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An i nternati onal team of sci enti sts has determi ned that a good chunk of our DNA may act as swi tches that turn genes
"on and "off. Credi t: Nati onal Human Genome Research nsti tute
The rest of your DNA
By Stephen Ornes / September 25, 2012
The tiniest, most complicated set of instructions just got a little easier to read,
thanks to a giant scientif ic project called ENCODE, which recruited more than 400
scientists f rom all over the world.
Those instructions reside in a long molecule called DNA. And one copy of this DNA
resides within almost every cell, telling it how to operate.
Without DNA, lif e would be impossible. Trees have DNA; so do animals,
mushrooms, bacteria, and people. Previous studies of human DNA determined the f unction of only a f raction
of the molecule. The global team has been trying to understand what, if anything, the rest of that DNA might
ENCODE turned up evidence that the majority of the DNA molecule contains segments that may turn other
portions "on or "of f . Some segments may also control how DNA gets f olded up.
Human DNA looks like a twisted ladder with about three billion rungs. Each copy of this ladder holds the
human genome. That is a f ull set of all the genes, or genetic material, within a person. Nine years ago,
scientists reported they'd f inished mapping the entire human genome. They f ound many genes about
21,000 that make proteins. Although these molecules do much of the work in a cell, only about 2 percent
of the genome is involved in making them. So scientists wondered what the remaining portions of DNA do.
About 80 percent of the genome has tasks to do, the new study suggests. n addition to the 21,000 protein-
making genes, about 30,000 dif f erent portions of DNA make various types of RNA. These molecules do
several dif f erent things. Some may assist in making proteins or perf orm other jobs, such as packaging DNA.
Some may also act as switches that turn genes on and of f . Understanding these switches is important,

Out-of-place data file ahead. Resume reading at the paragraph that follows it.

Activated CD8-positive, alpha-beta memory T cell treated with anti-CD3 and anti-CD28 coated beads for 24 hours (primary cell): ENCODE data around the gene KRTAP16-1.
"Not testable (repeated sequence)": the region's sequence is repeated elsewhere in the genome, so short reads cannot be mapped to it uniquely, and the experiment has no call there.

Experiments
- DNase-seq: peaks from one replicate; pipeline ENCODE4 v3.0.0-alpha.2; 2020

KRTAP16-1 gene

since such changes can cause or prevent disease.
Based on ENCODE's f indings, scientists can now ask better questions ones that will yield better answers
than was possible right af ter human DNA was f irst mapped nine years ago, Eric Green told Science News.
Green is the director of the National Human Genome Research nstitute, which organized and paid f or
ENCODE (short f or Encyclopedia of DNA Elements). Scientists working on the project published their new
f indings in more than 30 dif f erent scientif ic papers this month.
The scientists involved in ENCODE want to understand how all of the processes written into DNA determine
what makes people similar and dif f erent. So now that they've mapped active layers within the entire genome,
the f un part starts: f iguring out precisely what they all do.
Power words
gene A sequence of DNA that determines a particular characteristic in an organism. Genes are passed f rom
parents to children, and genes contain the instructions f or building proteins.
DNA, or deoxyribonucIeic acid A long, spiral-shaped molecule inside nearly every cell of an organism that
carries genetic inf ormation. Chromosomes are made of DNA.
ceII The smallest structural and f unctional unit of an organism, typically too small to see with the naked eye.
genome The complete set of genes or genetic material present in a cell or organism.
protein Compounds that are an essential part of all living organisms. Proteins do the work inside a cell.
They may be parts of body tissues such as muscle, hair and collagen. Proteins may also be enzymes and